This policy outlines the principles of efficient and effective management of its records to support its core functions and activities and to comply with its legal and regulatory obligations.
- The University recognises that efficient and effective management of its records is necessary to support its core functions and activities, to comply with its legal and regulatory obligations and to contribute to the effective overall management of the institution.
- This Policy applies to everyone who has a contractual relationship with the University and makes provision for how records (and the data and information they contain) are managed at the University of Warwick. The Policy sets out six principles for the management of information and records at the University throughout their lifecycles: 1. the record is accurate, 2. can be accessed, 3. can be interpreted, 4. can be trusted, 5. can be maintained throughout time, and 6. is valued. It also sets out considerations of content, capture and control of records; their classification, digitisation, preservation and disposal.
- All systems processing digital records must be designed and implemented to ensure that the six Records Management principles and the provisions of the Information Management Framework are adhered to for the entire lifecycle of the record. Those creating and/or storing records must ensure that adequate controls are in place to protect records from unauthorised access, disclosure or alteration. Information Asset Owners (IAOs) are responsible for ensuring that risks to the digital continuity of information assets within their remit are appropriately managed.
- Compliance with this policy will be monitored on an ongoing basis, with a focus on: breaches to this policy, exemption requests and the granting of exemptions. Compliance performance will be reported by Information Asset Owners monthly to the University Information Management Committee. A failure to comply with this policy will be deemed to be a disciplinary offence, and will be subject to the University Information Management Executive Committee escalation process (see link above) and may lead to proceedings being taken through the University Disciplinary Process.
Policy Introduction and Purpose
The University recognises that efficient and effective management of its records is necessary to support its core functions and activities, to comply with its legal and regulatory obligations and to contribute to the effective overall management of the institution.
The University of Warwick Information & Records Management Policy sets out the principles that support the University in discharging its records management obligations. These legal obligations include, but are not limited to, the: Freedom of Information Act 2000, the Environmental Information Regulations 2004, the General Data Protection Regulation 2016, the Data Protection Act 2018 in addition to the University’s own regulations. The policy is supported by the guidance that the University maintains on its Information and Records Management web page.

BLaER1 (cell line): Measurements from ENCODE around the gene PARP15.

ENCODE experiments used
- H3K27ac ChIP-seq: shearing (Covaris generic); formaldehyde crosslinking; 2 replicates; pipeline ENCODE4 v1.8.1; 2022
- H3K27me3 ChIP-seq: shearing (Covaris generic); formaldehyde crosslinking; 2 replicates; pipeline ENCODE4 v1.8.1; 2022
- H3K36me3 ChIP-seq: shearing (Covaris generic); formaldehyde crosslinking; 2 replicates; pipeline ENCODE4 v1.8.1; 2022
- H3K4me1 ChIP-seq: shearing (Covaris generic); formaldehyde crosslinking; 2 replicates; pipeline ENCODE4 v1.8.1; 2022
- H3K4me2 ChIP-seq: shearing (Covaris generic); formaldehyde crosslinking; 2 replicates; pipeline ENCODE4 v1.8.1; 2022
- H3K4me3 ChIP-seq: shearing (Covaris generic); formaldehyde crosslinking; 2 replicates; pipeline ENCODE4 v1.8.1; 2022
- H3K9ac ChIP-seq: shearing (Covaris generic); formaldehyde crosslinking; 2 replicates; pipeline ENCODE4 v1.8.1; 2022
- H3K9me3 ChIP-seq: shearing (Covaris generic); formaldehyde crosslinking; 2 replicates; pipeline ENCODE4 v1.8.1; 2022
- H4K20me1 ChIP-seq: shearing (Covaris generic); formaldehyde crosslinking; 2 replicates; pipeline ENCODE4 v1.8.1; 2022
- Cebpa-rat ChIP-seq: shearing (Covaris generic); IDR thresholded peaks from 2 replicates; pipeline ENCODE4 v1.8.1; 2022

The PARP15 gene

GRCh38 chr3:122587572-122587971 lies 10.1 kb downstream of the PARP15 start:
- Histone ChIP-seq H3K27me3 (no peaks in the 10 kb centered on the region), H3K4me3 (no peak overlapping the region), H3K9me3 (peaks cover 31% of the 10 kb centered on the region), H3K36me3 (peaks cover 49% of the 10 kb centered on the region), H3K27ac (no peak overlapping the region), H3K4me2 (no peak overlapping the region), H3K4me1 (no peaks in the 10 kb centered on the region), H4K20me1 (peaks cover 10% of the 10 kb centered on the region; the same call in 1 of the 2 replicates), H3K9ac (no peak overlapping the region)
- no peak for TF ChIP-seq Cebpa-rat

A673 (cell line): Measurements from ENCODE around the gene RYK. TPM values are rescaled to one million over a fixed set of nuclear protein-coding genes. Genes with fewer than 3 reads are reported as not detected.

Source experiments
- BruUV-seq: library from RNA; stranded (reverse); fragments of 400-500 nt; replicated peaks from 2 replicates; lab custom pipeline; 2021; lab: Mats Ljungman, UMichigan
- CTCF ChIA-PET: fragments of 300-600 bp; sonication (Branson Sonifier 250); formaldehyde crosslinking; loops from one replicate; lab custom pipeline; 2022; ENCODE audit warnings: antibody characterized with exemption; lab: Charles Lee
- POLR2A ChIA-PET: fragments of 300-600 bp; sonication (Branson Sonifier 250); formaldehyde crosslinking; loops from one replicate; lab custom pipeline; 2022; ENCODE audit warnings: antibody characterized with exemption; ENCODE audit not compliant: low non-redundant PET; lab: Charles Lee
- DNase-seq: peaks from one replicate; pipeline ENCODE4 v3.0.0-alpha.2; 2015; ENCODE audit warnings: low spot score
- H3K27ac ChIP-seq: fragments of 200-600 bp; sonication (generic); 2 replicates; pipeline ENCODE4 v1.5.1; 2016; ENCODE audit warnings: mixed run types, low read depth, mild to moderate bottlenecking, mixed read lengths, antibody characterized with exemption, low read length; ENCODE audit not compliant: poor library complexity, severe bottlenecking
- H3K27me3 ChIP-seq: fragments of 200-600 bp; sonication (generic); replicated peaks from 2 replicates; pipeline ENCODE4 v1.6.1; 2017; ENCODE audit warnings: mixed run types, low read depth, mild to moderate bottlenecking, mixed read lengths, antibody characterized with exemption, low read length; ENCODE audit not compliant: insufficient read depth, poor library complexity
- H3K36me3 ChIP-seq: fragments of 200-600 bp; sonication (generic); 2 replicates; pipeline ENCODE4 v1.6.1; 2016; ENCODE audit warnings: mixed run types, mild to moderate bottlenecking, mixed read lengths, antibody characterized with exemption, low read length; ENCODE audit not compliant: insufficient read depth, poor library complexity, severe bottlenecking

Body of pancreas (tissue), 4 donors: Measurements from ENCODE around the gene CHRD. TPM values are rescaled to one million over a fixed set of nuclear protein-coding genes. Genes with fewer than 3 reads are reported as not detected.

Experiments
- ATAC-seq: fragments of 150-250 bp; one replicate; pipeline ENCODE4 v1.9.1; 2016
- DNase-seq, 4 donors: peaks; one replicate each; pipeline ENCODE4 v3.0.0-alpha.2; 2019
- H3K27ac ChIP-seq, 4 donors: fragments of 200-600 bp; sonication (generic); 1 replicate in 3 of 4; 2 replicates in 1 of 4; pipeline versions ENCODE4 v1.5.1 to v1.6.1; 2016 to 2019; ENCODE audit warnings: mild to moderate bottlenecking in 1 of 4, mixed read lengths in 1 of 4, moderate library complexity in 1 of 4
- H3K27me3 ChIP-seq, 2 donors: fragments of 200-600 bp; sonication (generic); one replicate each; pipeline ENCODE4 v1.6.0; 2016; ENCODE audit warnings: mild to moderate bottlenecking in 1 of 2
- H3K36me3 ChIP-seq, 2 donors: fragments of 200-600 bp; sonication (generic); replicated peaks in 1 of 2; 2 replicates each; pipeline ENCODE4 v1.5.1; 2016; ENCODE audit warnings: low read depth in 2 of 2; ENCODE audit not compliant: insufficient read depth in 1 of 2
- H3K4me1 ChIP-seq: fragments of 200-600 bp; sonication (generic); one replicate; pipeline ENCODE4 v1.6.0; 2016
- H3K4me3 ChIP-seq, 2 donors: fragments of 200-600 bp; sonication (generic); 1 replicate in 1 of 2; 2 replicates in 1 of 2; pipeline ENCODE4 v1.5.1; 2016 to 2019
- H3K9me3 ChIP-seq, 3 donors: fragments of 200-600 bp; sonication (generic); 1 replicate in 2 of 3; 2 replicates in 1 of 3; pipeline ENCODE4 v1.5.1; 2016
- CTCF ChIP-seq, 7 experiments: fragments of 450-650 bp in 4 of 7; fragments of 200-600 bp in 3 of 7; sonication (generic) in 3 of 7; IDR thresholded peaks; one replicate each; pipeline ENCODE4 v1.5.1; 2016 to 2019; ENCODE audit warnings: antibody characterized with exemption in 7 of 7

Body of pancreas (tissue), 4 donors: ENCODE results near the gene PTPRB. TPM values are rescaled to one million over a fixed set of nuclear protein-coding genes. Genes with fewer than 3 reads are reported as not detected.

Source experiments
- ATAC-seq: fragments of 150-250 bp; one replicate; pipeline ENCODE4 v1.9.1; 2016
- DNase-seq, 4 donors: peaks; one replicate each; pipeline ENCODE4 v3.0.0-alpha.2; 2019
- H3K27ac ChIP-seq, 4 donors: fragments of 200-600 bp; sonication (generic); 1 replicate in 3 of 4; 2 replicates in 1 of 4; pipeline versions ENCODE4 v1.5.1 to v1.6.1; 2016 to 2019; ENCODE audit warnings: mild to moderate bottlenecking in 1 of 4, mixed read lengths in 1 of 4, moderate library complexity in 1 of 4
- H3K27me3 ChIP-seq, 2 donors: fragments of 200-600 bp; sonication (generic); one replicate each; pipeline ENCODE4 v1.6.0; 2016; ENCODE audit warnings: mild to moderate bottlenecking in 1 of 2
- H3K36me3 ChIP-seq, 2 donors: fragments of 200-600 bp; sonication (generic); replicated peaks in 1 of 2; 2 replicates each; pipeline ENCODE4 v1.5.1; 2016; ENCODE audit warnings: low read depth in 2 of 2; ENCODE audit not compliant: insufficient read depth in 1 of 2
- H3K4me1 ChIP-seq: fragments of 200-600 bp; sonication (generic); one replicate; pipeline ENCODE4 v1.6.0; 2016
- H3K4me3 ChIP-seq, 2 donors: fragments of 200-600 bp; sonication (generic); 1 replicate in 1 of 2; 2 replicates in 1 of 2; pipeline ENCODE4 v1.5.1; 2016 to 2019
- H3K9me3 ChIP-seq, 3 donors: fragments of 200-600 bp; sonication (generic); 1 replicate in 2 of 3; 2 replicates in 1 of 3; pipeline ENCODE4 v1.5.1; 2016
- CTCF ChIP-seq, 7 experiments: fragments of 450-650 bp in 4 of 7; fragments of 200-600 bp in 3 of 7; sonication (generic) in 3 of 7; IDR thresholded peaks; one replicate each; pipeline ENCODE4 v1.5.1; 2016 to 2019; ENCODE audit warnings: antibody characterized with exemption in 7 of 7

Scope and Definitions
This Policy applies to everyone who has a contractual relationship with the University including all employees (both full-time and part-time across all grades) and those engaged via the Variable Monthly Staff (VAM) Payroll and Unitemps/other agency contracts. It also includes visiting professors, consultants/self-employed carrying out roles which if carried out by an employee would require disclosure. For purposes of this Policy we will refer to everyone covered as “staff”.
This policy makes provision for how records (and the data and information they contain) are managed at the University of Warwick. The terms data and information have a wide variety of uses and are defined in numerous different ways across society and it is therefore not within the scope of this policy to invent potentially limiting definitions for these areas.
A glossary of the terms used throughout the Policy can be found in Document IM03 – Glossary of Terms for Information Management. This policy sits within the Information Management Policy Framework and should be read in conjunction with the over-arching policies IM01 – Information Management Policy of Policies and IM02 – Information Management Training Policy.
To aid with the management of data and information as records at the University, this policy provides a definition of a record and makes provision for its lifecycle management. The policy adheres to the definition of a record as set out in ISO BS 15489:1 2016 (Information and documentation – Records Management). This standard defines a record as: 'information created, received and maintained as evidence and as an asset by an organisation or person, in pursuit of legal obligations or in the transaction of business'.